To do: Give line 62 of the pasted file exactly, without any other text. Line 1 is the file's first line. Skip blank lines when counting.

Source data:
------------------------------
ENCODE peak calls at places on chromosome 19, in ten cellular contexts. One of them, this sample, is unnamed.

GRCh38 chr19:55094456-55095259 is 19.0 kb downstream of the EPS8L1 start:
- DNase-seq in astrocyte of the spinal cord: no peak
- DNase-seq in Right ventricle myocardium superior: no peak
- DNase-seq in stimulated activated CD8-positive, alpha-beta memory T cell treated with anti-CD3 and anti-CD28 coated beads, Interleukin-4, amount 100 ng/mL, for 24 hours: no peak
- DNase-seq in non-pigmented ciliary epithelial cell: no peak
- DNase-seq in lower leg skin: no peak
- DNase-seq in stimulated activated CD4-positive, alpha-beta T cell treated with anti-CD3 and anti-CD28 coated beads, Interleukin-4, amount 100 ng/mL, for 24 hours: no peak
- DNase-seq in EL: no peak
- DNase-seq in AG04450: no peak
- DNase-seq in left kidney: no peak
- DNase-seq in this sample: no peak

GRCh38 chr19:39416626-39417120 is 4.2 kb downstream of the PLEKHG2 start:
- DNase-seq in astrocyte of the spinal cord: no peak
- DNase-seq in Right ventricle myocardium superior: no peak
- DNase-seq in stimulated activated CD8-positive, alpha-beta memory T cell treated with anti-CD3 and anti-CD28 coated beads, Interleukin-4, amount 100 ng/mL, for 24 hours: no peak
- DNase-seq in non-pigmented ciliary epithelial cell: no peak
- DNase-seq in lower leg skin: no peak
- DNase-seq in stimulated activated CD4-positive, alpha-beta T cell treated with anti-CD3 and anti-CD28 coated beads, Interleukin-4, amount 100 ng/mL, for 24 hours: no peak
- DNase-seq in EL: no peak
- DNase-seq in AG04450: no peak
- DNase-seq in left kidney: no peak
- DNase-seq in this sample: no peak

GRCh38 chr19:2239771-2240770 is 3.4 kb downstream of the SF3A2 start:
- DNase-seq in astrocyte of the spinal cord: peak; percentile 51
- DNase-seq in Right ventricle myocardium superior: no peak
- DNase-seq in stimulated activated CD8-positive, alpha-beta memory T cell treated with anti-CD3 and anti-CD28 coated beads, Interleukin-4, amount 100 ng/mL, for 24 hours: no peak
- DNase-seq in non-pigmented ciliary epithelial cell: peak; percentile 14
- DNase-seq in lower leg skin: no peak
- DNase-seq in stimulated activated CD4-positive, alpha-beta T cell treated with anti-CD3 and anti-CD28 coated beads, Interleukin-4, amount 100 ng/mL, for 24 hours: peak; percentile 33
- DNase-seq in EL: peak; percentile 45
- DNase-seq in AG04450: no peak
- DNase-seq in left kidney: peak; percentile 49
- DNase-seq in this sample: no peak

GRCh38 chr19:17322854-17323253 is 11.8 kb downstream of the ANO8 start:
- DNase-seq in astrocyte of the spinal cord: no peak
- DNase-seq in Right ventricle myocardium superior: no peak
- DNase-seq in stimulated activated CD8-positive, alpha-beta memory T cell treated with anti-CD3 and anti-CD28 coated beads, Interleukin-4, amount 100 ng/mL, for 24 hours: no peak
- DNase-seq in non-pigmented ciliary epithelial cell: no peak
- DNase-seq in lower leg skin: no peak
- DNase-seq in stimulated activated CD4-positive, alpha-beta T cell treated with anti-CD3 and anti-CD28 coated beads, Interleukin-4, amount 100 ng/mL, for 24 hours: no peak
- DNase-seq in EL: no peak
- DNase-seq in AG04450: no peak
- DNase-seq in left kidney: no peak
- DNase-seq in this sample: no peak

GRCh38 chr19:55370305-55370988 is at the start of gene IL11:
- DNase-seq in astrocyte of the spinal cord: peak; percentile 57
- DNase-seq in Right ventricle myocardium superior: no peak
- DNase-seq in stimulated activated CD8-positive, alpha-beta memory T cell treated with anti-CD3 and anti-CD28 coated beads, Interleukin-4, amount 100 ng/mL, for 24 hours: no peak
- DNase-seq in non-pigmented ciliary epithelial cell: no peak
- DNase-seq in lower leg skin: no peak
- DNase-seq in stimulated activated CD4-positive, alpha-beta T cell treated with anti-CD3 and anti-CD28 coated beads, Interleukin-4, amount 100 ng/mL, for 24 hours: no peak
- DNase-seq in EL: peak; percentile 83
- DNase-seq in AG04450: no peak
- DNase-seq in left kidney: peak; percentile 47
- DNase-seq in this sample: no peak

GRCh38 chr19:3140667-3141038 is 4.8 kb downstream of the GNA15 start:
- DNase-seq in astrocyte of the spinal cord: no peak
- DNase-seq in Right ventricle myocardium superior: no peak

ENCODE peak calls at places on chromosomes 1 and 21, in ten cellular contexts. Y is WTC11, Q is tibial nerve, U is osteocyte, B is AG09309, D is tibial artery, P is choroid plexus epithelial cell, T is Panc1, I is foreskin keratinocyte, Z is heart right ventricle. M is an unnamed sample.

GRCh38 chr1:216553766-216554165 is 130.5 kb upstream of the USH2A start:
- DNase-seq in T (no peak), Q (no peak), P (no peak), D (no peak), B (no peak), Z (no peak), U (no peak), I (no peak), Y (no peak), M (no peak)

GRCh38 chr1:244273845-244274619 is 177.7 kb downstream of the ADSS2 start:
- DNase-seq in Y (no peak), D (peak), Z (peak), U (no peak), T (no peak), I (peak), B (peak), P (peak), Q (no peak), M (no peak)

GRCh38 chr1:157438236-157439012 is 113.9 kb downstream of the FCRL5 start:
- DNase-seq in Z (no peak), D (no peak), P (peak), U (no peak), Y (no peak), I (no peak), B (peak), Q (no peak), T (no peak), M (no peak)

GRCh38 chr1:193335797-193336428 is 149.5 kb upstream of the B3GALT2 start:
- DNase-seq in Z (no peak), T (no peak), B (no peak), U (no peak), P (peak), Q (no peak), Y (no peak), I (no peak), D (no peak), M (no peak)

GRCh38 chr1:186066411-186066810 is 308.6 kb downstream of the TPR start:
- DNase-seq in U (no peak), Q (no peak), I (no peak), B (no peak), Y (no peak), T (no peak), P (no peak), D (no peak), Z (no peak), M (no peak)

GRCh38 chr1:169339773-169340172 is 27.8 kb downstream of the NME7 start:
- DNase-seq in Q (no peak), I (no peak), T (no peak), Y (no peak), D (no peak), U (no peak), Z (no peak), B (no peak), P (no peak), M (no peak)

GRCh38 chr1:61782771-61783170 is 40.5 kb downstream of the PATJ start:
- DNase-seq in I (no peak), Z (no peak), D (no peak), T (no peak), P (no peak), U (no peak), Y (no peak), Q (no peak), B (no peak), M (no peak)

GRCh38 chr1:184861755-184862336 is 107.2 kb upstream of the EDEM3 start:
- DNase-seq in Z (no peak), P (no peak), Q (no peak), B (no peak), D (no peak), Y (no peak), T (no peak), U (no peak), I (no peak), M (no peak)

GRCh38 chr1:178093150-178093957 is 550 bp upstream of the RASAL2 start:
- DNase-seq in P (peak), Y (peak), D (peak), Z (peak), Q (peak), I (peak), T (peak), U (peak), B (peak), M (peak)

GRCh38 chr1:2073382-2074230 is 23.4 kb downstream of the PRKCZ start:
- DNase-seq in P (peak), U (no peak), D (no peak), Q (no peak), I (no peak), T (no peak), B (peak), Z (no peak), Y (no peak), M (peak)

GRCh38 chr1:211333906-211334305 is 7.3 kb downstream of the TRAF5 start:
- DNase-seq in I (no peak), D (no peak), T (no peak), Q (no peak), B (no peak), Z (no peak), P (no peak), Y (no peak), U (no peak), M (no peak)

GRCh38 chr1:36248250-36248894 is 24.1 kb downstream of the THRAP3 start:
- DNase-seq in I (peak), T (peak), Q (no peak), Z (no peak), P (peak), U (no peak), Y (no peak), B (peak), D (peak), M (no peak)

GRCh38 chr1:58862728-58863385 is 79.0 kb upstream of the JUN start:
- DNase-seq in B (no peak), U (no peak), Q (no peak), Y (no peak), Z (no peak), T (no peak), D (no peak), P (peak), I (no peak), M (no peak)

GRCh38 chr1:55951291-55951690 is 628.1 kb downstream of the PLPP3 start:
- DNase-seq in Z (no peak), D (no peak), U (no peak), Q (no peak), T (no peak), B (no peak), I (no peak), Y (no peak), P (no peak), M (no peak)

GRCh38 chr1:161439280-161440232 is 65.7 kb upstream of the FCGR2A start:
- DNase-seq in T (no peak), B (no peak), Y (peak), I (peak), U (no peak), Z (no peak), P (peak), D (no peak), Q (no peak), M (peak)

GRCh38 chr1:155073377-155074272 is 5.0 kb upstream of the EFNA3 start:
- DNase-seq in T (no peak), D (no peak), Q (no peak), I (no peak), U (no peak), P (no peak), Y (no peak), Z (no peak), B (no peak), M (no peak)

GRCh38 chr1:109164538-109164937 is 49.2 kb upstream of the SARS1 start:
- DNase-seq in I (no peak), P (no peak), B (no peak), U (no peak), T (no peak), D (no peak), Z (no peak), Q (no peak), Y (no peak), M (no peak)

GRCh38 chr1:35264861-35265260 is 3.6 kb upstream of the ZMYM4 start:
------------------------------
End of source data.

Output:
- DNase-seq in T (no peak), Q (no peak), P (no peak), D (no peak), B (no peak), Z (no peak), U (no peak), I (no peak), Y (no peak), M (no peak)